Please Google “caveat emptor” along with my name, or review my presentation from the FI360 conference last month, or read “Stop the 401k Rip-off”. Until three years ago I was in your shoes. pHenry’s comments are exactly right, as are MaunaKea’s.

I’m happy to talk to you off-line to show you exactly where to look. I’m on LinkedIn

Mark Mensack

Posted by PrudentChampion | Report as abusive

Susan ” Wrap fees, commissions, and TPA subsidies are a way to pay fees and provide plans to hundreds of thousands of employees who would not otherwise have them. ” There are far better more cost effective ways to provide these services that benefit both the Employer & the participant. 12b-1 fees casue NOTHING but Friction in plans. Reach out to Mark or myself on Linked In

James

Posted by jmhMIRA | Report as abusive

MaunaKea – As an advisor you would have to be careful predicting performance. Assuming past history repeats itself, then most of the time a passive approach beats an active approach assuming fees are the same. If fees for passive are lower than active then passive beats active even more often.

Susan: I consider 401k’s to be the “Madoff scandal of the average person”. It’s a shame that small business, i call them our “economic patriots” — are the people that suffer the most. Often the business owner has the largest balance. It’s like filling up a bathtub with water and it is filling, but slower than it should because of an unseen leak.

Much of the time, the non-fiduciary financial product salespersons are blissfully unaware! Just as well – they would quit if they realized the full extent of the harm they are doing.

I’ve had business owners say, “But they buy us pizza when they have a education session.” It was all I could do to nod and smile. It is a travesty and a shame.

I’m saving one small company this next week as we move them to a really top notch ERISA 3-38 fiduciary plan, transparent fees, managed model portfolios, low exp ratio (0.26) high quality inst. passive funds. Very cool. One company at a time. make the world a better place…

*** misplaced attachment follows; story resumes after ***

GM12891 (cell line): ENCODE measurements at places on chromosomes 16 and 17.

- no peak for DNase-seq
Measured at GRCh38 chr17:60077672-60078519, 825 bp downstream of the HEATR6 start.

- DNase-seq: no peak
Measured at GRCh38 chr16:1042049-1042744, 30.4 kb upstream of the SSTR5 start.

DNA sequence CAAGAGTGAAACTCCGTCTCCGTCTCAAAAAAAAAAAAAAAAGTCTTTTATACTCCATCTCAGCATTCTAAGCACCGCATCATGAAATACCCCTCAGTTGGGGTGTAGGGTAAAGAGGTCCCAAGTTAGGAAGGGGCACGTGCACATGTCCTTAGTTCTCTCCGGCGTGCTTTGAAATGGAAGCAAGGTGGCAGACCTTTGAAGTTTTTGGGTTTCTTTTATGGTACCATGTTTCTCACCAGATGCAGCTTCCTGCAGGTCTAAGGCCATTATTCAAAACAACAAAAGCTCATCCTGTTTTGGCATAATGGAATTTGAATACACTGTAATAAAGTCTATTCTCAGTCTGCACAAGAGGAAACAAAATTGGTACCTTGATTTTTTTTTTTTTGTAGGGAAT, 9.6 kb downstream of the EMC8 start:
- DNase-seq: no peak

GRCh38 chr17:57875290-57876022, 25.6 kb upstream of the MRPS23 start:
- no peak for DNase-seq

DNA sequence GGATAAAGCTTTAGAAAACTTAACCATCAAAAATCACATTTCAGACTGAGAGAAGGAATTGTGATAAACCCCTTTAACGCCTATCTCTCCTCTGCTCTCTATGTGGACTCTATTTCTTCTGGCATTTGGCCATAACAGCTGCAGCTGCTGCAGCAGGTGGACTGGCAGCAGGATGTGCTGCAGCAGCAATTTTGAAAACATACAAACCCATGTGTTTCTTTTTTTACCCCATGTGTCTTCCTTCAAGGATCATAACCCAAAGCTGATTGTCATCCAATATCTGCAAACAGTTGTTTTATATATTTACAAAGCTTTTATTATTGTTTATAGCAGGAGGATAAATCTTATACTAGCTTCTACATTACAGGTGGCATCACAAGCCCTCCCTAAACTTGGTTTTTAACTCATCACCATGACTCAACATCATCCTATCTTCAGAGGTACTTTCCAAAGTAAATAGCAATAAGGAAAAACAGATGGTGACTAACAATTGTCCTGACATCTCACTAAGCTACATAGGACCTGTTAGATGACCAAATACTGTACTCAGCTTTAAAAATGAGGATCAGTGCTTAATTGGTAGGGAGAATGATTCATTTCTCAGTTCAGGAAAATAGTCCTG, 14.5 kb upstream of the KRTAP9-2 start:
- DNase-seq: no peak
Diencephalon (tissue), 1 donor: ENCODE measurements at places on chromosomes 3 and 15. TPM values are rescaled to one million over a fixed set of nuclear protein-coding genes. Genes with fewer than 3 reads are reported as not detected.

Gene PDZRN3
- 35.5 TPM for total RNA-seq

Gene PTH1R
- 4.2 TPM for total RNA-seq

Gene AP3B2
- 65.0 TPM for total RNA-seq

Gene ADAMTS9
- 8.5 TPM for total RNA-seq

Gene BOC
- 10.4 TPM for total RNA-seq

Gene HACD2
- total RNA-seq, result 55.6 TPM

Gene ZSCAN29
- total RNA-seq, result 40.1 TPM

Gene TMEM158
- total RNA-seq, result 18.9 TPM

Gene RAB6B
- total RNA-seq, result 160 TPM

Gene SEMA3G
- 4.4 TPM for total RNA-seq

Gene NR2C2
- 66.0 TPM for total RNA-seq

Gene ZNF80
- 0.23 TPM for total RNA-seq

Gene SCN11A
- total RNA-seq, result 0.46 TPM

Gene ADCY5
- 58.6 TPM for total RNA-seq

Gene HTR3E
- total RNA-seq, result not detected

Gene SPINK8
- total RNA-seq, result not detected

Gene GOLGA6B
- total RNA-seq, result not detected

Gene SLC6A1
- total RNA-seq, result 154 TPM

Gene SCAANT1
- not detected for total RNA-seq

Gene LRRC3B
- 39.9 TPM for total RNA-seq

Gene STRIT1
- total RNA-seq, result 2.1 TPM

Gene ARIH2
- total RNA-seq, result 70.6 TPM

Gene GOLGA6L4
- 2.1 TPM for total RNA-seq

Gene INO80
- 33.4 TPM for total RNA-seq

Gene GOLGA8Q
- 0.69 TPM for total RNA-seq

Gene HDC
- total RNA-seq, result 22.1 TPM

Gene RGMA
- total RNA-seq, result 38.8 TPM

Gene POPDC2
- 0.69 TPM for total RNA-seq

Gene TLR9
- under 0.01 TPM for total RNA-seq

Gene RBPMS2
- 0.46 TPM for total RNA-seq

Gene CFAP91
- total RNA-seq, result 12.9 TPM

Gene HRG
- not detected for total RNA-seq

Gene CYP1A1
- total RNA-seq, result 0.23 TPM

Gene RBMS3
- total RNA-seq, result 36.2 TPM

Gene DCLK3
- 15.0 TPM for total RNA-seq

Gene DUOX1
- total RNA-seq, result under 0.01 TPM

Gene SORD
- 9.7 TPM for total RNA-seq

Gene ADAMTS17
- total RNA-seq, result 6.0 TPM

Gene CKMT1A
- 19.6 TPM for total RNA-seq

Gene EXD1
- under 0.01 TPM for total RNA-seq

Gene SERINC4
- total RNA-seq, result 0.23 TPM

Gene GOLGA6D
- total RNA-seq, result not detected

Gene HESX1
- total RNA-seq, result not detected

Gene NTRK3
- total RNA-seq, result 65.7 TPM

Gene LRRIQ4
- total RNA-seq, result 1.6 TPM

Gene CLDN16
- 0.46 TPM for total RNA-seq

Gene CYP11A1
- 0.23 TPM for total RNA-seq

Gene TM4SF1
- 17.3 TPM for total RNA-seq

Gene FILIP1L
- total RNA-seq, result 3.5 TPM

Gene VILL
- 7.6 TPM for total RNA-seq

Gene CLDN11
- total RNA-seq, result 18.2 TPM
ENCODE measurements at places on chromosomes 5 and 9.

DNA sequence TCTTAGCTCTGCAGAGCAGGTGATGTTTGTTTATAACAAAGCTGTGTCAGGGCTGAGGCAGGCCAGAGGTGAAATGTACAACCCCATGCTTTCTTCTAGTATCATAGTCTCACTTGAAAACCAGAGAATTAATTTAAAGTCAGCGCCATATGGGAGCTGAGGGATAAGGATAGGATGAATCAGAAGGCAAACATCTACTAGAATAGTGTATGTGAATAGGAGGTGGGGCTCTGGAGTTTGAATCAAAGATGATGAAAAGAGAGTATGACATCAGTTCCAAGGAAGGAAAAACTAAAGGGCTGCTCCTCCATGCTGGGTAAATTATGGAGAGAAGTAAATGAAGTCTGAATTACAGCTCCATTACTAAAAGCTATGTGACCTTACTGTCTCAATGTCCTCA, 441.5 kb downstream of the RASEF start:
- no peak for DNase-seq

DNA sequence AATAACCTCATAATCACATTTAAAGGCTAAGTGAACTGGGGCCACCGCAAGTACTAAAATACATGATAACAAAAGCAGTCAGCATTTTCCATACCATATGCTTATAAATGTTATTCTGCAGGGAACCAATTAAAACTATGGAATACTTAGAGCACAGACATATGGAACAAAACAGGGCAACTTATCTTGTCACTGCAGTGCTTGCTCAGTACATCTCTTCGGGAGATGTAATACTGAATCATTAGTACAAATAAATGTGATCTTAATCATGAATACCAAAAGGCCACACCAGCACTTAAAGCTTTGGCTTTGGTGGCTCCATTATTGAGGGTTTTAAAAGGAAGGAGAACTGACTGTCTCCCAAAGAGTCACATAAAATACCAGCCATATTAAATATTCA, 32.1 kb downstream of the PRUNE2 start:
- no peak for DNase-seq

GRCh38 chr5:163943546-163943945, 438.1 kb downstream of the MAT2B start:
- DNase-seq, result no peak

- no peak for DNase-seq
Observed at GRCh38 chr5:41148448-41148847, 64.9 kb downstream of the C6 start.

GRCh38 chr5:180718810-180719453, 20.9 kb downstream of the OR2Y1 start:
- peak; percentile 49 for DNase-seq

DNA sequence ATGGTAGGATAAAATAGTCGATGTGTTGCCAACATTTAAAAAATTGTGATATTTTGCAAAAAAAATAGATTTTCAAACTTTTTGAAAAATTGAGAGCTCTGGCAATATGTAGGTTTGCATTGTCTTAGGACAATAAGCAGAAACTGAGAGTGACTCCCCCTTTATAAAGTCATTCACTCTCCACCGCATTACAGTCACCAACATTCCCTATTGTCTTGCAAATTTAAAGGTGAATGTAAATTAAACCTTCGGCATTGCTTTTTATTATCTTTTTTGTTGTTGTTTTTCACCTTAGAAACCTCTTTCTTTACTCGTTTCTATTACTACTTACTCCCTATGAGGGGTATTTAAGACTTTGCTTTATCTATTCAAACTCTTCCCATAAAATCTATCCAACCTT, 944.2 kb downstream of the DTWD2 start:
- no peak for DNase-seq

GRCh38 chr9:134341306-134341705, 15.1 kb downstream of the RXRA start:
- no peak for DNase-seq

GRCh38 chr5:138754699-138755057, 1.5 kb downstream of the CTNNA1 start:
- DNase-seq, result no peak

Posted by JOR | Report as abusive

[…] the open with new disclosure rules, and reporters – including Ron Lieber at the New York Times, John Wasik at Reuters and me, here at Forbes – keep writing about high […]

Posted by A 401(k) Trap | Report as abusive

[…] Read more about this disturbing trend, and how you can protect yourself from Reuters. […]

Posted by Staying Safe With Your 401(k) | Expert Financial Planning | Report as abusive

[…] the open with new disclosure rules, and reporters – including Ron Lieber at the New York Times, John Wasik at Reuters and me, here at Forbes – keep writing about high […]

Posted by A 401(k) Trap — Clearing and Settlement | Report as abusive

[…] The money trust is vigorously opposing these guidelines, which could potentially eliminate or curtail some of the worst skimming practices. Yet that may not have much impact if the Labor Department does little or no enforcement, which has been the case in the past. via blogs.reuters.com […]

Posted by 401(k) rip-offs: How to protect yourself | Report as abusive

Is is disgusting that so many people have been ripped off and those responsible should be brought to justice. Good honest people have paid into pensions which are now in danger. For other ways to protect yourself see http://protectyourself.cc/blog which is a good read.

Posted by protectys | Report as abusive